Rhonda Dass’ featured exhibition “Tangible Transformation: Change in Interchangeable Times” is now on display in the Central Student Union art gallery at Minnesota State University, Mankato. The gallery includes oil painting, classic pen and pencil drawings, and a growing artwork in the middle of it all that students, staff, and visitors can add too.
Dass explained the pieces that are in the gallery have been in progress since the start of the pandemic.
“All of the pieces that are in the display are from what I call my COVID period. They were created over the last two years, during the pandemic, and were things that brought me joy during that time,” shared Dass. “[The pieces] were something to distract me.”
In order to turn the everyday into precious artworks, Dass drew inspiration from a couple of art styles in Asia. They explained how they took an art class on Islamic arts helped inspire their pieces. Another piece in the collection was inspired came from looking at how far eastern art from China traveled along the Silk Road.
“I saw this beautiful morning sky where the clouds looked bruised. It sparks something in me, and I can’t get over it until I get it out and down either on paper or on canvas,” said Dass. “This stylized kind of image of clouds came out of China, and I took that technique and kind of morphed it into a tattooing kind of style.”
Of the pieces they created for this gallery, Dass loved so many of them. However, their favorites include the largest drawing they’ve ever done, which is displayed on one wall, and an interactive cloud art piece.
“Even though it was a struggle to get it out there, it made that piece more precious to me. I think the Cloudscape that I created out of student papers is probably my favorite,” Dass stated.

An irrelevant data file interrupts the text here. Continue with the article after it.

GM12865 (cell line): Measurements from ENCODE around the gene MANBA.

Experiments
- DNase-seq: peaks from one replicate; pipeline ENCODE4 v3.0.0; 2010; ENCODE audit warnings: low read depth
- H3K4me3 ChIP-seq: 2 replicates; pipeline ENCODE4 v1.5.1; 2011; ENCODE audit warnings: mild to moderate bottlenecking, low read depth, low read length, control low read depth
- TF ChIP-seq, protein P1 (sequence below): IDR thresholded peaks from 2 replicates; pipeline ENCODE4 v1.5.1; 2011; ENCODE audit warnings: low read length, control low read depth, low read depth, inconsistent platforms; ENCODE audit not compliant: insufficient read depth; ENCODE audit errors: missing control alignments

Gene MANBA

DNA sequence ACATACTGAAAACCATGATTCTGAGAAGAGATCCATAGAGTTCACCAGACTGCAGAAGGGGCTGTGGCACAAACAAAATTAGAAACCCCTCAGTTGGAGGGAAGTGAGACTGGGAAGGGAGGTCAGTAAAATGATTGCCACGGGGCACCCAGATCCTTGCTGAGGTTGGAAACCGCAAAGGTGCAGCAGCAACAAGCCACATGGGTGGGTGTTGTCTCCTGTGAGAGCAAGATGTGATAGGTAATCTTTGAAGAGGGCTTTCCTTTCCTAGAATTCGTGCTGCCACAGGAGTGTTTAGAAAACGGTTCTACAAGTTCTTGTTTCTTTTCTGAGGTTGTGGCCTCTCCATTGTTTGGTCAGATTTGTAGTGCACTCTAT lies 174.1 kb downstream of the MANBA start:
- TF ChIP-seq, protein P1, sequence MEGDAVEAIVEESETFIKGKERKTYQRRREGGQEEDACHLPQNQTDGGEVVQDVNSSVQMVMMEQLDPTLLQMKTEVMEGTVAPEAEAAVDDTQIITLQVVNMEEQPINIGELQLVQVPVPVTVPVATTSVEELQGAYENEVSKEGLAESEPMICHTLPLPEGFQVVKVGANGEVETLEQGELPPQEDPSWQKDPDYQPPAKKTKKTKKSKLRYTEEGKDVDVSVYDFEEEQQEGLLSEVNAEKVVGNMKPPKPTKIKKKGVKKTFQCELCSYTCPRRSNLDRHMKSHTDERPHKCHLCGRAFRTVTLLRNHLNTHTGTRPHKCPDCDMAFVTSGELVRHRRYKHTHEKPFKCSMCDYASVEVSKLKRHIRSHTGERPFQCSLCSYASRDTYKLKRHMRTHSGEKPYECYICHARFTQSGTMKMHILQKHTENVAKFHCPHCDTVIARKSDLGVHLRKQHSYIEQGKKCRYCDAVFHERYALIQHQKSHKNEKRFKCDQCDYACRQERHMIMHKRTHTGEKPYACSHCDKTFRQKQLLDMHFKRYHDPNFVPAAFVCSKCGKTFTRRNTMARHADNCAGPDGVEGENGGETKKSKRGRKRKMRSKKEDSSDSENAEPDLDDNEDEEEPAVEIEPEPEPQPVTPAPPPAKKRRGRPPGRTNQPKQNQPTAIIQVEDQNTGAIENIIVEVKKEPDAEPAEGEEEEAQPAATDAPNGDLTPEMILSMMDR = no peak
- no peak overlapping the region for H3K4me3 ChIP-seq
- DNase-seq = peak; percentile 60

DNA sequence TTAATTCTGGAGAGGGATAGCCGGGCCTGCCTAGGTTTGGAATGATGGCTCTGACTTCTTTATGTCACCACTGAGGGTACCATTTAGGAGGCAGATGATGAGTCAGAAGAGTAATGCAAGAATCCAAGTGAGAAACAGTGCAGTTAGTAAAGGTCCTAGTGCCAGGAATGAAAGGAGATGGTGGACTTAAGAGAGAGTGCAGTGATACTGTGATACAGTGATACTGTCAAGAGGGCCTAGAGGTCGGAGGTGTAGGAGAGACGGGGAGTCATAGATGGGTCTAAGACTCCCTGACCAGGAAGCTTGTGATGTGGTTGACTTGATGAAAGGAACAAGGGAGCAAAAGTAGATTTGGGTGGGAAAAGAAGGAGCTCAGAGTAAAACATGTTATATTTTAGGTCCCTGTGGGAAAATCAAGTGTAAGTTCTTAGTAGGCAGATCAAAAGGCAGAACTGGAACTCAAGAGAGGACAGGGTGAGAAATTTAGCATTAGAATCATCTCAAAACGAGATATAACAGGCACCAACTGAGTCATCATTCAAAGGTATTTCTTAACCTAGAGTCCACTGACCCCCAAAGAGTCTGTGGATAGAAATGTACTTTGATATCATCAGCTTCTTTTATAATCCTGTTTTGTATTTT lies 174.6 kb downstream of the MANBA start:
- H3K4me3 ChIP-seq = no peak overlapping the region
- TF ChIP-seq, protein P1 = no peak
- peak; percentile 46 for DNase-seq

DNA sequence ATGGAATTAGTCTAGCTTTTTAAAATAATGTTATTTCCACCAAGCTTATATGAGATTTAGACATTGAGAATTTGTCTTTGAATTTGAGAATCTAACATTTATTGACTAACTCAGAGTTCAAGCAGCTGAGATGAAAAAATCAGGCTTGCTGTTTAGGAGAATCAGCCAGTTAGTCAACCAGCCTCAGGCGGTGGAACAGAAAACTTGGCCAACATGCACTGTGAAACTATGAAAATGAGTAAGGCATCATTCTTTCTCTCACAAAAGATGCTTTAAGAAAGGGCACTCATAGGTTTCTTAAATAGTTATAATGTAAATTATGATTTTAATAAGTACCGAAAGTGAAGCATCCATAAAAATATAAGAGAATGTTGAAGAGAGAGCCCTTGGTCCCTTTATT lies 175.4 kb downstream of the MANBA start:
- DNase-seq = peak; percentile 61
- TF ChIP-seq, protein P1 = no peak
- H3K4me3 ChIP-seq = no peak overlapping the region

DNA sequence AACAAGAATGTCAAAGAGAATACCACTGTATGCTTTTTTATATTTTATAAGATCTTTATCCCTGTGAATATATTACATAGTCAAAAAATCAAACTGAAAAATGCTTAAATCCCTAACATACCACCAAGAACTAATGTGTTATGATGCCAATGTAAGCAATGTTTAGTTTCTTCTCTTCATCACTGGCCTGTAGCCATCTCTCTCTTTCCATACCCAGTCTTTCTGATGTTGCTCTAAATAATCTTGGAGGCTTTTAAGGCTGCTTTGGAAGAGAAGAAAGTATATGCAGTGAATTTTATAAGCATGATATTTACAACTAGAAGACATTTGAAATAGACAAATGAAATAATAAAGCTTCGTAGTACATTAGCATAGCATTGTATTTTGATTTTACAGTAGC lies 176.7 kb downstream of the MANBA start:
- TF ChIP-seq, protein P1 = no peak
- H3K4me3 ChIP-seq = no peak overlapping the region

Dass took student papers, shredded them, and repurposed them into new material that is available for the interactive part of the gallery. The recycled paper was then cut into cloud shapes that gallery visitors can write or doodle on. The papers will be part of the piece hanging from the ceiling in the center of the room.
Art is an eternal passion of Dass’, and they said that it keeps them sane.
“It is the part of my brain that functions no matter what is going on with the rest of me,” said Dass. “It’s always there. It’s my best friend.”
Dass also compared showcasing their art as, ‘sending a child out into the world.’
“You hope people will be kind to it, but you also expect them to teach it something to mold it in its own way,” said Dass.
Dass hopes people gain from the gallery is to appreciate the artwork which depicts the gorgeous side of nature.
“Especially with these pieces, it’s about finding beauty in the everyday. Things that we may not think are precious can turn out to be very precious and very beautiful.”
The gallery in the CSU is open to the public during building hours and will be displayed until Mar. 25.
Header Photo: One of Rhonda Dass’ interactive artworks includes shredded student papers that have been transformed into clouds. (Dylan Long/The Reporter)
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